• Now we can start to write the body of our test. First, we need to set the expected response code using the setResponseCode() method on our mockHttpURLConnection variable.
  • Then we can create a new URL and construct our UrlFetcher before finally asserting on the isUrlAvailable() method

When we run our test, we should always get the same behavior irrespective of whether the web address is available. A great test to ensure this is to switch off your Wi-Fi or network connection and check that the tests still behave in exactly the same way.

3.3. Problems With This Approach

Although this solution works and does not rely on third-party libraries, it’s a bit cumbersome for several reasons.

First of all, we need to create several mock support classes, and as our testing needs become more complex, our mock objects will also grow more complex. For example, if we need to start mocking different response bodies.

Likewise, our test has some important setup where we mix static method calls with new instances of the URL class. This is confusing and will likely lead to unexpected results further down the line.

4. Working With Mockito

In this next section, we’ll see how we can simplify our tests using Mockito, a well-known unit testing framework.

First, we’ll need to add the mockito dependency to our project:

<dependency>
    <groupId>org.mockito</groupId>
    <artifactId>mockito-core</artifactId>
    <version>5.11.0</version>
    <scope>test</scope>
</dependency>

Now we can define our test:

@Test
void givenMockedUrl_whenRequestSent_thenIsUrlAvailableFalse() throws Exception {
    HttpURLConnection mockHttpURLConnection = mock(HttpURLConnection.class);
    when(mockHttpURLConnection.getResponseCode()).thenReturn(HttpURLConnection.HTTP_NOT_FOUND);
        
    URL mockURL = mock(URL.class);
    when(mockURL.openConnection()).thenReturn(mockHttpURLConnection);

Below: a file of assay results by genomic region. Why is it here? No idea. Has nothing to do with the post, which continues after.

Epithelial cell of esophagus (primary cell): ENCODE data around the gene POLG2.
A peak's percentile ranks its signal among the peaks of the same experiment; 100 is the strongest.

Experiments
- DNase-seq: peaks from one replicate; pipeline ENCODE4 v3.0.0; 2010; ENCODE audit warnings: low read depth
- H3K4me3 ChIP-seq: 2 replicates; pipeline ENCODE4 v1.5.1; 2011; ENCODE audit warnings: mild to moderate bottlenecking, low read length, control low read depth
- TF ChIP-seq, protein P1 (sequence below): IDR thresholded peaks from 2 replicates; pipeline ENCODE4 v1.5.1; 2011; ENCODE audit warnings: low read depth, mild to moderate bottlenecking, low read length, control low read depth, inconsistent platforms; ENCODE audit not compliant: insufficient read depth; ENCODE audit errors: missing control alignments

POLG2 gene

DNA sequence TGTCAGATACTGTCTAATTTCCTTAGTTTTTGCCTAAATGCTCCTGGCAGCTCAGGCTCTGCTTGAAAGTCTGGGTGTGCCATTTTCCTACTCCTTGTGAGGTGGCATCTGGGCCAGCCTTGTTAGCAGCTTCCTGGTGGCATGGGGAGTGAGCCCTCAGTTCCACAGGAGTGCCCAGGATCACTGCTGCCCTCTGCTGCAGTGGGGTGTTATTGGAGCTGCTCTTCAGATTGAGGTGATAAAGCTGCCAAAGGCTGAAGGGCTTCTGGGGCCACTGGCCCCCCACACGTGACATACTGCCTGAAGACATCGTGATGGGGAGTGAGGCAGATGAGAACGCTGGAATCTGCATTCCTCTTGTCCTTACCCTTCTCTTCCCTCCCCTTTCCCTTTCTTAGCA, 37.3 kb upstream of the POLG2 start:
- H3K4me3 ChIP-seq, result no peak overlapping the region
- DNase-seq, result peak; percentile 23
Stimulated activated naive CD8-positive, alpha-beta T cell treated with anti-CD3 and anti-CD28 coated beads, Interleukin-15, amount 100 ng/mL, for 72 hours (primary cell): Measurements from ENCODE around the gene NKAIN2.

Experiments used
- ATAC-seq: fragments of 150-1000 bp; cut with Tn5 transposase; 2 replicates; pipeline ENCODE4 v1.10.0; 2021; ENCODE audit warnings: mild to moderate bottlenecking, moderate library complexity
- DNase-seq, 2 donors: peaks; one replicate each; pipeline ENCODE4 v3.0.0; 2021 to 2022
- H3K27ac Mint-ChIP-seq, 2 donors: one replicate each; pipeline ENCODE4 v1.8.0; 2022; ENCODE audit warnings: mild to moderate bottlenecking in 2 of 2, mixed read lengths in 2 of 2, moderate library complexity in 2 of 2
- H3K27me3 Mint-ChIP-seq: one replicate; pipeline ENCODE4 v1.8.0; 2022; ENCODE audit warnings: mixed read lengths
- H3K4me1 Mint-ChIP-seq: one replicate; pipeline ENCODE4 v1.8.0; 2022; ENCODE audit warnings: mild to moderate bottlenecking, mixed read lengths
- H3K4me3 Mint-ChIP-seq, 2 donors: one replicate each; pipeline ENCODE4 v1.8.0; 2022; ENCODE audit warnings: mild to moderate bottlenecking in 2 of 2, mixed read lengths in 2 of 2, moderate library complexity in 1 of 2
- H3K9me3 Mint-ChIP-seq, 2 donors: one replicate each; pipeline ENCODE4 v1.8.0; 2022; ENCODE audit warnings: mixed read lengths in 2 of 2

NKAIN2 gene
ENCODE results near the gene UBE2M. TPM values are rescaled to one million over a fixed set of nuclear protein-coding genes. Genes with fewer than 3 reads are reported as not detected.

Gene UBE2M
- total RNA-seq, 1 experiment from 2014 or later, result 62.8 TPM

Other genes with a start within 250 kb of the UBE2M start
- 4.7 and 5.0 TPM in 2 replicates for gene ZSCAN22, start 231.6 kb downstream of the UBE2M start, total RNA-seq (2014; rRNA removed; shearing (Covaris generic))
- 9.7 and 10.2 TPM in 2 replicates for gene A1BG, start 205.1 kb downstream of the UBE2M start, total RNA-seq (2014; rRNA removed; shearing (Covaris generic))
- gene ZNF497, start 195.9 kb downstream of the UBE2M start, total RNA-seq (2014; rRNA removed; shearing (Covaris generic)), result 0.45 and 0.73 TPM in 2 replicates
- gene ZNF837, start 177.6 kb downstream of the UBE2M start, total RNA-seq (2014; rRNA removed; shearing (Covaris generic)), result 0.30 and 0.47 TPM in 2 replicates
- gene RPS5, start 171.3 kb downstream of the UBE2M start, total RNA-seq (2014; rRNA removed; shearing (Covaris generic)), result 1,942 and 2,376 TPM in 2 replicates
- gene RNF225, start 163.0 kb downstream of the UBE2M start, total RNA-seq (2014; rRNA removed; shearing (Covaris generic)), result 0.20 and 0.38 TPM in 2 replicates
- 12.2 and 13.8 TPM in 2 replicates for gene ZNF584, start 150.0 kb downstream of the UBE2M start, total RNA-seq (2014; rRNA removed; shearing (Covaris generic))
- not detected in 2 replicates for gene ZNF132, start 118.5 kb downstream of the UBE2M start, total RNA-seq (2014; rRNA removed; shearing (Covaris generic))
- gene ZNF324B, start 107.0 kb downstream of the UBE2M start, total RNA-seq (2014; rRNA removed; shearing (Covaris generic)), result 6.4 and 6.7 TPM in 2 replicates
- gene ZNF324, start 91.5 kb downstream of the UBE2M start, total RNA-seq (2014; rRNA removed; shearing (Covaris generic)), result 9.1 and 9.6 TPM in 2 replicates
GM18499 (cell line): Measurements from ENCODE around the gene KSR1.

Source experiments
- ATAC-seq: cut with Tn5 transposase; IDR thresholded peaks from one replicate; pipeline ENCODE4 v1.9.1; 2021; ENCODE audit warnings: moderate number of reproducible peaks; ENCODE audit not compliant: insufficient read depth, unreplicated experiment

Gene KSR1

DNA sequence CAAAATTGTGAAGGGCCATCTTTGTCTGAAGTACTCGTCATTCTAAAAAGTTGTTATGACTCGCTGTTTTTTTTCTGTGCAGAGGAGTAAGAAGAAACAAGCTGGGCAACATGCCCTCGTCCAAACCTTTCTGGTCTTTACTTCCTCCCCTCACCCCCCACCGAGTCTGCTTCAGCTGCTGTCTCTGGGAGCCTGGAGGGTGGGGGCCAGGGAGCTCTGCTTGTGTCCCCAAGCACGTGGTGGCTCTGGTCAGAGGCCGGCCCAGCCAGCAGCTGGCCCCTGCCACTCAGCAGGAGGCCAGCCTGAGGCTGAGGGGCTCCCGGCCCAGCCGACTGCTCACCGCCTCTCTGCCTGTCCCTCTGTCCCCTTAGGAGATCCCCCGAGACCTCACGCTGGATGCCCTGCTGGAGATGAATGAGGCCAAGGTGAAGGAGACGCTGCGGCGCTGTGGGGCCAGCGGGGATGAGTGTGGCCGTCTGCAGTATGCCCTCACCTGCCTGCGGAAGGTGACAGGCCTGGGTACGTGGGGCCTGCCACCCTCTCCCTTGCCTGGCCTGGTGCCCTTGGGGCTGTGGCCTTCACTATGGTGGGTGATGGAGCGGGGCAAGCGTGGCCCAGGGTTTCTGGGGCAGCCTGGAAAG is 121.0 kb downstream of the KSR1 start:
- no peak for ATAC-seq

UrlFetcher fetcher = new UrlFetcher(mockURL);
    assertFalse(fetcher.isUrlAvailable(), "Url should be available: ");
}

This time around, we create a mock URL connection using Mockito’s mock method. We then configure the mock object to return a mock HTTP URL connection when its openConnection method is called. Of course, our mock HTTP connection already contains a stubbed response code.

We should note that for versions of Mockito below 4.8.0 we’ll likely receive an error when running this test:

org.mockito.exceptions.base.MockitoException: 
Cannot mock/spy class java.net.URL
Mockito cannot mock/spy because :
 - final class

This happens because the URL is a final class, and in previous versions of Mockito, it was not possible to mock final types and methods straight out of the box.

In order to resolve this issue, we can simply add an extra dependency to our pom.xml:

<dependency>
    <groupId>org.mockito</groupId>
    <artifactId>mockito-inline</artifactId>
    <version>5.2.0</version>
    <scope>test</scope>
</dependency>

Now our test will run successfully!

5. Working With JMockit

In our final example, we’ll look at another testing library called JMockit for completeness.

First, we’ll need to add the jmockit dependency to our project:

<dependency> 
    <groupId>org.jmockit</groupId> 
    <artifactId>jmockit</artifactId> 
    <version>1.49</version>
</dependency>

Now we can go ahead and define our test class:

@ExtendWith(JMockitExtension.class)
class UrlFetcherJMockitUnitTest {

    @Test
    void givenMockedUrl_whenRequestSent_thenIsUrlAvailableTrue(@Mocked URL anyURL,
      @Mocked HttpURLConnection mockConn) throws Exception {
        new Expectations() {{
            mockConn.getResponseCode();
            result = HttpURLConnection.HTTP_OK;
        }};

        UrlFetcher fetcher = new UrlFetcher(new URL("https://www.baeldung.com/"));
        assertTrue(fetcher.isUrlAvailable(), "Url should be available: ");
    }
}

One of the strongest points of JMockit is its expressibility. In order to create mocks and define their behavior, instead of calling methods from the mocking API, we just need to define them directly.

6. Conclusion

In this article, we learned several ways we could mock a URL connection to write stand-alone unit tests that don’t rely on any external services. First, we looked at an example using vanilla Java and then explored two other options working with Mockito and JMockit.

As always, the full source code of the article is available over on GitHub.